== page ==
It seems to me that the logical thing to do in this situation would be to treat Christmas and New Year’s just as we do Thanksgiving:  Give everyone a paid day off on the day after.  Say “happy holidays” with the gift of a pair of long weekends and plenty of time to spend with family and friends.

The French have seen the wisdom of this course of action stretching back decades.  Any time a public holiday falls on a Thursday, the next day is a holiday as well.  They call this maneuver faire le pont (“making the bridge”) and refer to the extra day off as le jour férié (“the ferry day”).

I think the French have the right idea.  We often call upon “bridges” and “ferries” not only as a literal method of making physical crossings between the mainland and the islands, but also as a metaphor for making connections between people in a multicultural, multilingual world.  And as we approach the time of year when we bow our heads in thanks and celebrate the joys of family, I urge that more employers consider creating those bridges and ferries that will give their loyal employees the concentrated time off they need to recharge their batteries and remind themselves why they are working in the first place.

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Christmas in September

wreath

Hey!  All you last minute procrastinators had better get on the stick.  There are only 102 days left until Christmas.

Before you start pummeling me, allow me to assure you that there is evidence aplenty of the impending arrival of Santa.  In fact, word on the street is that the big man has put on mandatory overtime for the elves on account of the lateness of the hour.

I don’t know what it is that has led me to begin humming bell songs.  You know, the ones about jingle bells, silver bells, carol of the bells.  Ding dong.

At first, I thought it was just the festive atmosphere surrounding preparations for my grandniece’s upcoming birthday party that was getting to me.  She’ll be two years old, so this Christmas will be the first time she will really be able to appreciate all the hoopla.  Last December, she was barely a year old and I don’t think she was able to understand too much about what was going on.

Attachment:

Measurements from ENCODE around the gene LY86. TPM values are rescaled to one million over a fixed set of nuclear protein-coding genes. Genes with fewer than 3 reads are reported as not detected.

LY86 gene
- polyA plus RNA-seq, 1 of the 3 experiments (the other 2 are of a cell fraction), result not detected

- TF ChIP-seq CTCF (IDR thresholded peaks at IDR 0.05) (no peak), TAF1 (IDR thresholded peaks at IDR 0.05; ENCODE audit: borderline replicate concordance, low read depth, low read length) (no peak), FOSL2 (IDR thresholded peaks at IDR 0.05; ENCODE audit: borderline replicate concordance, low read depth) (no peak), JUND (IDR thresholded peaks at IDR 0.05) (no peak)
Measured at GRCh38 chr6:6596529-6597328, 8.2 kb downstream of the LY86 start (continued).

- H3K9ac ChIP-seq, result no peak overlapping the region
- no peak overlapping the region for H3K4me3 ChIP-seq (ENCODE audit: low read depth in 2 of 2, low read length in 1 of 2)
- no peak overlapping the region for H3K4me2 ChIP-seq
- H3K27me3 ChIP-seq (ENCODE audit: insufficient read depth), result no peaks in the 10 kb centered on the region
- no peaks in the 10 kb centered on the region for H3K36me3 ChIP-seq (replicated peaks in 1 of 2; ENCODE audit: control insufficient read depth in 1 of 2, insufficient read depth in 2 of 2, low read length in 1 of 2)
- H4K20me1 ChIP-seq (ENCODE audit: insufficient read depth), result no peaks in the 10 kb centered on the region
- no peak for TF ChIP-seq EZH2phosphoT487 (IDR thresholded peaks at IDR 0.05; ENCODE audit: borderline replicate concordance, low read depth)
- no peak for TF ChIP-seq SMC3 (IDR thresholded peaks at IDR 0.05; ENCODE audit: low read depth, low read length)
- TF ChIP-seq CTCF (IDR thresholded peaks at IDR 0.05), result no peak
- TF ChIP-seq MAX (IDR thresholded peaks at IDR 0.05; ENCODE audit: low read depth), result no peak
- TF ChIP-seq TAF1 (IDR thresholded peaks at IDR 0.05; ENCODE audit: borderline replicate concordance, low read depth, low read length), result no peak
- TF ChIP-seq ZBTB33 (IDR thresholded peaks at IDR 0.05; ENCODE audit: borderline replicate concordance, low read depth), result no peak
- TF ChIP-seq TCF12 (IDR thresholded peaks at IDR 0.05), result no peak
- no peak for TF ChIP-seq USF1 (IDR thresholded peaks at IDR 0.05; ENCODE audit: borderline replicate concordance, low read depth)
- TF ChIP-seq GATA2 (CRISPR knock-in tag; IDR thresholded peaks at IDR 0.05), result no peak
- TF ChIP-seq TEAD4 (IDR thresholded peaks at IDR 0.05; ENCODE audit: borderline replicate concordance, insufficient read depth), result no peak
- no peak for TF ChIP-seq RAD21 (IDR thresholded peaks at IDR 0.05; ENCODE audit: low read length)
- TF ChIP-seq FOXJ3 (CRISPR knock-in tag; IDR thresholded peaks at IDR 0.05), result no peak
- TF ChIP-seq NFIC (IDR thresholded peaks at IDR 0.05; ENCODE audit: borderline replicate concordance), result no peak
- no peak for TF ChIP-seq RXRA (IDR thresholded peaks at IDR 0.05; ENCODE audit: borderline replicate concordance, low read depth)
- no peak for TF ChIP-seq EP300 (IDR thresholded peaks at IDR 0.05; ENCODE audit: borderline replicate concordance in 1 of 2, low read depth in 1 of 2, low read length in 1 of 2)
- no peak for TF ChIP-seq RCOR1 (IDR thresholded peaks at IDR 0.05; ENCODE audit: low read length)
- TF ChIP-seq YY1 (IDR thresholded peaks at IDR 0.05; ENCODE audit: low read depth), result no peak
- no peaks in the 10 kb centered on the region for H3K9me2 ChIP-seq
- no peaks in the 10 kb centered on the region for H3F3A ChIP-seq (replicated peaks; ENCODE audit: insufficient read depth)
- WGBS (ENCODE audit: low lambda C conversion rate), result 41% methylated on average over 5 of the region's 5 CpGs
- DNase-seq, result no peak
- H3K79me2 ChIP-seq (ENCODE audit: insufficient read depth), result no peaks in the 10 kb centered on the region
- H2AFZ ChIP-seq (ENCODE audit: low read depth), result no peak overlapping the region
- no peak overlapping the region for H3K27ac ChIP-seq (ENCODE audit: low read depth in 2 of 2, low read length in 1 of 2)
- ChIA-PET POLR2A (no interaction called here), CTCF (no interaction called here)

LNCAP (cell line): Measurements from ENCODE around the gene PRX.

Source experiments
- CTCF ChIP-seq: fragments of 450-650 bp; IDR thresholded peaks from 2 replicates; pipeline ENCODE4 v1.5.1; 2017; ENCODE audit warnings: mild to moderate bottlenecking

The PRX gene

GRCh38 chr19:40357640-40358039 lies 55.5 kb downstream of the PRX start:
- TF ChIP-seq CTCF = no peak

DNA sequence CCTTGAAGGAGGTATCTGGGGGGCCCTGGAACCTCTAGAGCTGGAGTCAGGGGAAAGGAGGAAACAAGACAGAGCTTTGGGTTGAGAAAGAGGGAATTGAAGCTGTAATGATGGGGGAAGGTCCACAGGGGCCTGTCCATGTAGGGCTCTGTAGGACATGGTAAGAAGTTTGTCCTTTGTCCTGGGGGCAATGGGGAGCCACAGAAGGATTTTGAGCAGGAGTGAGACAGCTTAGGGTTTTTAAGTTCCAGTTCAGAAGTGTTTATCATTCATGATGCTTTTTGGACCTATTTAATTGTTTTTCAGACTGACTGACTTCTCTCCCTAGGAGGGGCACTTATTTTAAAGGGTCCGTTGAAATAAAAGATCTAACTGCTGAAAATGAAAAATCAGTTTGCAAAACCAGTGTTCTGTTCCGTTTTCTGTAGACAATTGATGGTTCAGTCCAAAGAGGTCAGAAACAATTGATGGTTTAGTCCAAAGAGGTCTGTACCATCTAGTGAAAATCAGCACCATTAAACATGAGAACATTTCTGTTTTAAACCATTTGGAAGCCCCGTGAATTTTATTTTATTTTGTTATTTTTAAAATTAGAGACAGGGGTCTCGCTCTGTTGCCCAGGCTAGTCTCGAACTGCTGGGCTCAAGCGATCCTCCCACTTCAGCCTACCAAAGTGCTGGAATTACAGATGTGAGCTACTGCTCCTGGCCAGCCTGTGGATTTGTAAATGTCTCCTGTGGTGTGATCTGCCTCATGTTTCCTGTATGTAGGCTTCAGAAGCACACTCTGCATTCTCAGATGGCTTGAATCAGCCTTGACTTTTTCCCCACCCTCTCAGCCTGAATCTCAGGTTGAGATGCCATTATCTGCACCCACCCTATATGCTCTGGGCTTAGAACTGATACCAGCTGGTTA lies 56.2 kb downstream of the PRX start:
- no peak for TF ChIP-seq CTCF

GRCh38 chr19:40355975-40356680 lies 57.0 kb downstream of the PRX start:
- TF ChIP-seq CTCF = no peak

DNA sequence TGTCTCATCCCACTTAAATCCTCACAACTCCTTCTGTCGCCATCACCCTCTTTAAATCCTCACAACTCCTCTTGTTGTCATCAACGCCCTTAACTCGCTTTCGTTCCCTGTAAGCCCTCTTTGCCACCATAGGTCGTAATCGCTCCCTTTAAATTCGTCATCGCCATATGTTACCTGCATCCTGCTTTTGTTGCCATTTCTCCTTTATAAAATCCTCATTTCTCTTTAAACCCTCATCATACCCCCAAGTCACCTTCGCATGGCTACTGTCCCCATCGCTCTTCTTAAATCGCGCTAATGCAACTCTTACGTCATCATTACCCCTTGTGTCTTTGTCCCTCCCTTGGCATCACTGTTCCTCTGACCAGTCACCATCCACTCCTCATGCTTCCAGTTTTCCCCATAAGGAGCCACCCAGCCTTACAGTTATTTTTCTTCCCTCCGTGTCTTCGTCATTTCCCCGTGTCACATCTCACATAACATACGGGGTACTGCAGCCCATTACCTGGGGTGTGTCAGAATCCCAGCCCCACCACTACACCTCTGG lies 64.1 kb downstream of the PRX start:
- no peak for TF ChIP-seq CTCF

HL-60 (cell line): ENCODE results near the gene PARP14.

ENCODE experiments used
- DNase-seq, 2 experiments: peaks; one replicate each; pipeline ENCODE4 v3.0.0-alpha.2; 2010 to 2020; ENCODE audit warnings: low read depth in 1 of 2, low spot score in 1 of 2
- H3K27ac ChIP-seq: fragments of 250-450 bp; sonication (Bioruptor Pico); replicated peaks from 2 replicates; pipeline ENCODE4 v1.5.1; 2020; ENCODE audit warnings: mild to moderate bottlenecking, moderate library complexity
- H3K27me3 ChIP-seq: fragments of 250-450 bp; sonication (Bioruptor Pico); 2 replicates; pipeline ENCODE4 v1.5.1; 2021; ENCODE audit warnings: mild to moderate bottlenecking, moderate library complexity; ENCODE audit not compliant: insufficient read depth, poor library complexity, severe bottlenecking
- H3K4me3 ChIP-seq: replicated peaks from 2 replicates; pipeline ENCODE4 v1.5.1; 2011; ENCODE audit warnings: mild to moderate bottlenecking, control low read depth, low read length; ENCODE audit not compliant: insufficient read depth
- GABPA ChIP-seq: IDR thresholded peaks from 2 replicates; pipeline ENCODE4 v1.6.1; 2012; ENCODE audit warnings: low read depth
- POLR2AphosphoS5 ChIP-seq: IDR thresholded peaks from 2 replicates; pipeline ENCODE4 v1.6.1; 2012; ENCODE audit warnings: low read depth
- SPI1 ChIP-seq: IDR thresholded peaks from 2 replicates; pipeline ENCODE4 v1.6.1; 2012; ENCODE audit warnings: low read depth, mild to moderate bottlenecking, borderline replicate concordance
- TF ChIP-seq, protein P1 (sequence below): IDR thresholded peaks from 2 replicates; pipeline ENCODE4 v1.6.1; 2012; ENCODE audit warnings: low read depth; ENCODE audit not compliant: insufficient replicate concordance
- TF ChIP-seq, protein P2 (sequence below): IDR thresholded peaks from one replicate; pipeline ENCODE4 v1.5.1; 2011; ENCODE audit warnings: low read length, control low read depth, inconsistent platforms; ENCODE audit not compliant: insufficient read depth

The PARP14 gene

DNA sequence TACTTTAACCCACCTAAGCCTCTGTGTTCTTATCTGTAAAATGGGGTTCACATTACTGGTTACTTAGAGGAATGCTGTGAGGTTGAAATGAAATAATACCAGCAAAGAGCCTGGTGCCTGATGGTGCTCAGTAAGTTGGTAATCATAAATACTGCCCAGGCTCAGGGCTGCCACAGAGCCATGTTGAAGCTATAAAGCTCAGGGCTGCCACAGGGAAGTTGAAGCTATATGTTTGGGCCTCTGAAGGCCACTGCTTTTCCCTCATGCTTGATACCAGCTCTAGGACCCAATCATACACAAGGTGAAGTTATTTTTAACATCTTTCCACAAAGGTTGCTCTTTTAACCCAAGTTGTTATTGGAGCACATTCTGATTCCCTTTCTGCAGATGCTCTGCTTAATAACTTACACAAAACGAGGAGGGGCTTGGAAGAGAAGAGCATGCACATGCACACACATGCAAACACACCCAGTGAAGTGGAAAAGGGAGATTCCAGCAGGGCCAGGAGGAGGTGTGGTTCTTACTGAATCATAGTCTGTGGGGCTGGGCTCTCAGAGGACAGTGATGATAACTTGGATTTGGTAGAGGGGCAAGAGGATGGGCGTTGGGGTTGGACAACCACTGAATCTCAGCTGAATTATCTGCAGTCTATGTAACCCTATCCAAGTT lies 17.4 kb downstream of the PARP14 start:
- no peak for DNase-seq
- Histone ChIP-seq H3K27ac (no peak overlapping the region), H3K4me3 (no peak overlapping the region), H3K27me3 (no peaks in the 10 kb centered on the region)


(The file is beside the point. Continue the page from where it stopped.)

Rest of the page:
I guess it’s probably the snow that did it.  Sure, here in northern California, the mercury has climbed over 100°F daily for weeks and all of us are dripping sweat and wilting like buds that are past their primes.  But I hear the Rocky Mountains had a pretty good snowstorm last week.  Fellow blogger Trouble Face Mom of Calgary, Alberta (yes, that’s Canada) thoroughly entertained me with her tale of how she dealt with three consecutive days of snow.  She was starting to get depressed, considering it’s only September and officially still summer.  So her family took the only logical course of action.  They put up the tree, roasted a turkey and had Christmas.

What really got to me, however, was a visit to Sam’s Club.  We needed to pick up hot dogs and buns for a church function.  But mostly, it was a water run.  You see, water is always on our minds these days.  Between the ongoing drought, the forest fires and the heat wave, some days water is all we think about.  And when we’re not thinkin’ it, we’re drinkin’ it.  The water here is contaminated, so we purify tap water and still have to buy bottled water.  Cases and cases of it.

I did a double take right after pushing a shopping cart into that cavernous warehouse.  There it was, right in front of the checkout registers.  Artificial trees all lit up in red and green and gold.  The regular green kind and the ones with fake white needles that are supposed to look as if they have been snowed upon.  Globular ornaments that looked like miniatures of the big balls from Wipeout.  Flocking.

You read me right.  Flocking, for heaven’s sake.  Faux snow.  In September.

I know, this is California, we need fake snow because we never get any of the genuine item.  I’d be happy to just get a little of our “poor man’s snow.”  You know, that wet stuff that drips from the eaves and causes (gasp) puddles.  I have it on good authority that the proper name of this substance is “rain.”  This is how I know:  There was a sign posted on the local frozen yogurt shop yesterday, offering a 10% discount on all froyo purchased when it is raining.  Believe me, they don’t have to worry about losing so much as a penny in receipts.

So yes, I do realize that we are supposed to have Thanksgiving and Halloween before José Feliciano begins singing “Feliz Navidad.”  The back to school sales are still going on and the stores are just now beginning to pull out the dusty boxes full of cardboard pumpkins and Indian corn.

My father insists that, back in the day, it was against the law to so much as mention the C word before Black Friday.  So you tell me what a ubiquitous box store is doing with the PVC and LED Tannenbaum displays in mid-September.  The least they could do is wait until after Rosh Hashannah and Yom Kippur, don’t you think?

Well, there’s only one possible explanation for this madness.  Clearly, the stores are trying to remind us to get crackin’ before it’s too late.

After all, there are only 102 days left until Christmas.

http://www.youtube.com/watch?v=MUPGxVCIvrI

Gift of the Magi

Dad
My dad has always been a loner. With a house full of family to celebrate his birthday, I found him sitting out in the back yard, alone with his thoughts.

After five days away, we were very happy to arrive back at home this evening.

I can report seeing a few unexpected things on this trip to California’s Central Valley:

  • More than twenty members of a motorcycle club roaring down Blackstone Avenue in Fresno on Black Friday.  A few cyclists had passengers with them, one of which was a child.   One bike came about an inch from rear-ending a car and likely going flying over the handlebars.  The lead biker was a reckless dude who annoyed the crap out of drivers when he showed off by popping front and rear wheelies in heavy traffic.  Lucky for him that cop didn’t see the guy flip him off.